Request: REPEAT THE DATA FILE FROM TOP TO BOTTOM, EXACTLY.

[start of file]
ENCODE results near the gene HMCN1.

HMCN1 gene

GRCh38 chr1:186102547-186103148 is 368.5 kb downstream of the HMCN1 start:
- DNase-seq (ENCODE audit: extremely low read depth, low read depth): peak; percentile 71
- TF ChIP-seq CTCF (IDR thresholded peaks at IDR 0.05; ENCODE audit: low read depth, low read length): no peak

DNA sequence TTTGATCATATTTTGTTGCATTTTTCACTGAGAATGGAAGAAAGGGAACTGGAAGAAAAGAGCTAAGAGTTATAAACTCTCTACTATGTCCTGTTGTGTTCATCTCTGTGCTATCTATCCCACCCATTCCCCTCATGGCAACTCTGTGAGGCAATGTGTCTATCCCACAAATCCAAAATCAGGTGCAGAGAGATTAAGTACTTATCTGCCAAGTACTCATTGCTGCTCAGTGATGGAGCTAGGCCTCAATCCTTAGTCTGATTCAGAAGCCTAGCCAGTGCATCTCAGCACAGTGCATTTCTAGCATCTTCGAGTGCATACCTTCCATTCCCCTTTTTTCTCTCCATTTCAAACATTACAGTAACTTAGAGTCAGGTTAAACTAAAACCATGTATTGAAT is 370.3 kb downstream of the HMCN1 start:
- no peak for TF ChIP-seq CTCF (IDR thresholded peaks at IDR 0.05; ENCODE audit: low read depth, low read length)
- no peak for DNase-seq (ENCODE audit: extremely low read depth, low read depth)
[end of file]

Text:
ENCODE results near the gene HMCN1.

HMCN1 gene

GRCh38 chr1:186102547-186103148 is 368.5 kb downstream of the HMCN1 start:
- DNase-seq (ENCODE audit: extremely low read depth, low read depth): peak; percentile 71
- TF ChIP-seq CTCF (IDR thresholded peaks at IDR 0.05; ENCODE audit: low read depth, low read length): no peak

DNA sequence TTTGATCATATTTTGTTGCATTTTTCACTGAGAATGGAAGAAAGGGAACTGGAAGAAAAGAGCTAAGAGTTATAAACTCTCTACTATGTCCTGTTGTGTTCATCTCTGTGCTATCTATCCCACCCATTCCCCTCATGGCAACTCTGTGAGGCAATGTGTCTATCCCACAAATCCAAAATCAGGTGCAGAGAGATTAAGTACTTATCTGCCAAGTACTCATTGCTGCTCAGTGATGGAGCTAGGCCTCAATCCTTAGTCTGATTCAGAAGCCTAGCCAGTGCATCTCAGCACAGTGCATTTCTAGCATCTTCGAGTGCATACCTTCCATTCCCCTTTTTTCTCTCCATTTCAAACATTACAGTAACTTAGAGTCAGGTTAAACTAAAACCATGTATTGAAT is 370.3 kb downstream of the HMCN1 start:
- no peak for TF ChIP-seq CTCF (IDR thresholded peaks at IDR 0.05; ENCODE audit: low read depth, low read length)
- no peak for DNase-seq (ENCODE audit: extremely low read depth, low read depth)